In this week’s parsha we explore the benefit of letting things go.

“My horse has the lowest maintenance cost!”

“How do you do it?”

“Horses normally have a balanced diet of barley, apples, carrots, and oats. I gradually took away the barley, apples, and carrots. She now eats only oats, and I’ve trained it to eat one meal instead of that constant nibbling!”

“OMG! I tried the same thing! I even went a step further and trained my horse not to eat at all! But… my horse was just too stubborn, and refused to learn! She died on me!”

While the trainer was looking to lower his costs, the horse needed its food. A horse without food will die.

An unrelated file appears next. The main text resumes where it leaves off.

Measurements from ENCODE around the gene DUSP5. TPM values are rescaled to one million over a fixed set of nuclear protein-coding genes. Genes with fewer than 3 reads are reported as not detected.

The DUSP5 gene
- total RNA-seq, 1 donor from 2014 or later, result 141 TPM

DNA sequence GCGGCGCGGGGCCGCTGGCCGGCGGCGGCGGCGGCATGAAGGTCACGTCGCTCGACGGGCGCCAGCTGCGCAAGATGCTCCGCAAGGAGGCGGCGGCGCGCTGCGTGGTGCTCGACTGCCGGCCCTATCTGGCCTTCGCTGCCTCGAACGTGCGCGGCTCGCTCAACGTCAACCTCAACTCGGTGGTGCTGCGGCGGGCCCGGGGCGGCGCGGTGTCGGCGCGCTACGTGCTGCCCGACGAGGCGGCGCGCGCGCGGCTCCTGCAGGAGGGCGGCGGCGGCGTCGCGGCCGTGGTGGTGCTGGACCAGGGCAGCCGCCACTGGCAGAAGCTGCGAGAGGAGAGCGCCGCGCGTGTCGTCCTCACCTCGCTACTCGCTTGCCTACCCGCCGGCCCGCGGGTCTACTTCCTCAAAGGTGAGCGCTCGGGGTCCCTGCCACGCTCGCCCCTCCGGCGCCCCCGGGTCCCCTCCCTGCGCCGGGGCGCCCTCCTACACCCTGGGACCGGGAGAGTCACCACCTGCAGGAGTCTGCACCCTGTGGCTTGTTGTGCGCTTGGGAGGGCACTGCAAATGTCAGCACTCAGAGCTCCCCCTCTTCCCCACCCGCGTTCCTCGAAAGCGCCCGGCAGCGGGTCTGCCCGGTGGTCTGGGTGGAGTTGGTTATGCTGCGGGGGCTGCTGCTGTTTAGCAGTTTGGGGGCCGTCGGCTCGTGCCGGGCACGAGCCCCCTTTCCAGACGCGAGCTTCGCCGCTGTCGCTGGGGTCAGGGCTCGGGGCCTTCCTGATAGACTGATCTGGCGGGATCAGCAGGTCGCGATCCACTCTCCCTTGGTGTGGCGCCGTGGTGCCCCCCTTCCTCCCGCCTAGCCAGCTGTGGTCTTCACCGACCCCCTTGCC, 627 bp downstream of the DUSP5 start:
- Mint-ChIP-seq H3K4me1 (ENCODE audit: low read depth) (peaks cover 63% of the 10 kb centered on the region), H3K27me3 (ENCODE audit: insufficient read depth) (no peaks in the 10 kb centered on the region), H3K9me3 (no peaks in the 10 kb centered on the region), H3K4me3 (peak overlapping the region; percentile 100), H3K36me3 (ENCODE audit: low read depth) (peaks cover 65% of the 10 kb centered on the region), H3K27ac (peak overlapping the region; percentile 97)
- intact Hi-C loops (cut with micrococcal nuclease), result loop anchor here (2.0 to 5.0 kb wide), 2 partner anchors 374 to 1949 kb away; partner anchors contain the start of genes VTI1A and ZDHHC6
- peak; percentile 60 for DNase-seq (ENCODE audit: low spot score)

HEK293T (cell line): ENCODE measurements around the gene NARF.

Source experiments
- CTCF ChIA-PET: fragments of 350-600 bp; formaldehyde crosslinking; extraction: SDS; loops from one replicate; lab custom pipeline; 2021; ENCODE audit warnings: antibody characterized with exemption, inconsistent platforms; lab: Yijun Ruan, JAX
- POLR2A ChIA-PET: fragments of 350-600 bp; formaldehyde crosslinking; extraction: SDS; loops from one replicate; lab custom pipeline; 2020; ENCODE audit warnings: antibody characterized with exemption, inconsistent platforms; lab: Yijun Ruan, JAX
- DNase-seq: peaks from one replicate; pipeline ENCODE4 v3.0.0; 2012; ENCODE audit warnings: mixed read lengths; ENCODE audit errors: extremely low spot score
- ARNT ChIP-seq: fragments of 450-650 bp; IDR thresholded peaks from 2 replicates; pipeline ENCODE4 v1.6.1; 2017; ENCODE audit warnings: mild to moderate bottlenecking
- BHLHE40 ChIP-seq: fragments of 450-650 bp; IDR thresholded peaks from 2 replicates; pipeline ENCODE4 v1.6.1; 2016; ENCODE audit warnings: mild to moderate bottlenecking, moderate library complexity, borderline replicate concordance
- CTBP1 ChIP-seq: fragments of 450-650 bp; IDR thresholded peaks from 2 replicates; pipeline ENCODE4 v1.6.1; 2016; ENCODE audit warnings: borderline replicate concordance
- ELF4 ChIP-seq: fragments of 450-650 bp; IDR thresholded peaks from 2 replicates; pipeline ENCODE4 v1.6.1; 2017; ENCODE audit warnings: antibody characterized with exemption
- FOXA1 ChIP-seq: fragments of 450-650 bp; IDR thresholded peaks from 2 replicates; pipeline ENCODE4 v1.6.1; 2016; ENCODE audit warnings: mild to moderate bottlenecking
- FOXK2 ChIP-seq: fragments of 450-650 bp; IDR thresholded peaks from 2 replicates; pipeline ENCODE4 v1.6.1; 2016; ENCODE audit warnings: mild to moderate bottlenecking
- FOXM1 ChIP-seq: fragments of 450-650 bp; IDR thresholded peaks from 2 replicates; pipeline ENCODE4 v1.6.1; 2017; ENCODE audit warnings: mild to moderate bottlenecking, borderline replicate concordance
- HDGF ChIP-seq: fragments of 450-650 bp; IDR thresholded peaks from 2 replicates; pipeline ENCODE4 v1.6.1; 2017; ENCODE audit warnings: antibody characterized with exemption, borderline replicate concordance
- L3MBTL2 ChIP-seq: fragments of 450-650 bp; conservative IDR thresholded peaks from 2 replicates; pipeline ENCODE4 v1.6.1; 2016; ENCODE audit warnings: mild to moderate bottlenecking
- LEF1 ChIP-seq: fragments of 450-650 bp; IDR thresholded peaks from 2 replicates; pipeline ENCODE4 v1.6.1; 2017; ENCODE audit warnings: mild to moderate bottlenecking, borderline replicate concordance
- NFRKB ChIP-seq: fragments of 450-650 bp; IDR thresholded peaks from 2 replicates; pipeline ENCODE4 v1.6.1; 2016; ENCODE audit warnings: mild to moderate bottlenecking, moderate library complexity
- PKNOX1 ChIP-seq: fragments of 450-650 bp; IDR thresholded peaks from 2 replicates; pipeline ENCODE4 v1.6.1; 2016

Sometimes it’s ok to be stubborn, to stick it out, to ignore the calls to adjust to a new reality, to ignore the “trainer.”

Compromising is an important skill. But, our survival is dependent on perseverance!

That’s how we got here despite all odds.

The key question we need to ask ourselves is: what is not up for negotiation? Is everything up for sale? Or are there some things that we deem to be our identity?

This question is not only a nationalistic question but a question we each have to ask ourselves in our personal lives. What will I never give up on?

The key to everything is not compromise. It’s identity.

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